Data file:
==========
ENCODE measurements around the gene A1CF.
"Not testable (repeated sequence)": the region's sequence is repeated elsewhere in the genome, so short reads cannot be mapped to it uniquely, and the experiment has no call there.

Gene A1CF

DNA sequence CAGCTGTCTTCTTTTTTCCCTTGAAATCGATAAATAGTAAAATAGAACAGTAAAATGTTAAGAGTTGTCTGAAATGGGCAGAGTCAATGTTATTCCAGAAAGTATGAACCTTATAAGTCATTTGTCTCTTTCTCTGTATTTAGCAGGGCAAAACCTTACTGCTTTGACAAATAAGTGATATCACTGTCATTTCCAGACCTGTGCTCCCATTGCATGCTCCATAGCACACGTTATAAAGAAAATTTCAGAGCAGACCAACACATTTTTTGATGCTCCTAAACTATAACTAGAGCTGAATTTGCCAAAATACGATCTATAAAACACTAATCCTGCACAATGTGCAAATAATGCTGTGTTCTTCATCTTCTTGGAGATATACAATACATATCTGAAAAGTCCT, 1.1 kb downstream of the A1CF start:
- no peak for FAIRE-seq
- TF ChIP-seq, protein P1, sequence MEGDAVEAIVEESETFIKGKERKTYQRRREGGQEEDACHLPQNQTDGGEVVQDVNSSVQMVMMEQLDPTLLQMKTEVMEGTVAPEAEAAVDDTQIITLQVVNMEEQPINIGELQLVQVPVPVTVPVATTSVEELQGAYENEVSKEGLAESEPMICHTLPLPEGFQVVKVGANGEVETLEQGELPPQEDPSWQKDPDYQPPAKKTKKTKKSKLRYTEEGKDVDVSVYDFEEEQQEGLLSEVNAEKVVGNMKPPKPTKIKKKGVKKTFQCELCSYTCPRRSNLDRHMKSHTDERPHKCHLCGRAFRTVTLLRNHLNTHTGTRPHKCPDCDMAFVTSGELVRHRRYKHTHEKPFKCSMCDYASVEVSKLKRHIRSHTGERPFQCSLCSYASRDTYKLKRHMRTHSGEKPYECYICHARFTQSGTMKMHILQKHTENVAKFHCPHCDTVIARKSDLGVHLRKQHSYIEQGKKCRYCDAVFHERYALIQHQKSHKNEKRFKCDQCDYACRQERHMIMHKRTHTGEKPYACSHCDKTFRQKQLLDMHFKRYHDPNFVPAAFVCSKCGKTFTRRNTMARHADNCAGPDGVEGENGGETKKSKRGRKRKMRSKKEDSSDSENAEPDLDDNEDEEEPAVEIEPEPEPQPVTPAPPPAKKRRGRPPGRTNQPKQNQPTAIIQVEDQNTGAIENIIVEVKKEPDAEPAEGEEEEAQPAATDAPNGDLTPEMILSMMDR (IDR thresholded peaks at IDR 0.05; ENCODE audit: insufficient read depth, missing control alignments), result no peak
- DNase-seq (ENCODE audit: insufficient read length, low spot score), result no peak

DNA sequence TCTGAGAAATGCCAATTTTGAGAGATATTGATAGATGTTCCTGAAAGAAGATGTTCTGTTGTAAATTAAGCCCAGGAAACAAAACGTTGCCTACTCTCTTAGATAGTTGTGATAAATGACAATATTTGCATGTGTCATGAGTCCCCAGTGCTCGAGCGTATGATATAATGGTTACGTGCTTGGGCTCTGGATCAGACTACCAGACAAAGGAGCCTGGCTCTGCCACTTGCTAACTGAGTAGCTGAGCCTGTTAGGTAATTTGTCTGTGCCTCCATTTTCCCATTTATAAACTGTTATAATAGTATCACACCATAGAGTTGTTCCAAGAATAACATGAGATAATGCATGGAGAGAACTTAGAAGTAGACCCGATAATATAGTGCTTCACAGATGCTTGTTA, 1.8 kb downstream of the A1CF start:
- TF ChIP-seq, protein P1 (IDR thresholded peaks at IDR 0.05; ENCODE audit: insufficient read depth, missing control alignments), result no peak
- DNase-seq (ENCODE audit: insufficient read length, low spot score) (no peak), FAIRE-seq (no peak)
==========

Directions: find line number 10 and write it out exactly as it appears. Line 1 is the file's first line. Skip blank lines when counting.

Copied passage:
- DNase-seq (ENCODE audit: insufficient read length, low spot score) (no peak), FAIRE-seq (no peak)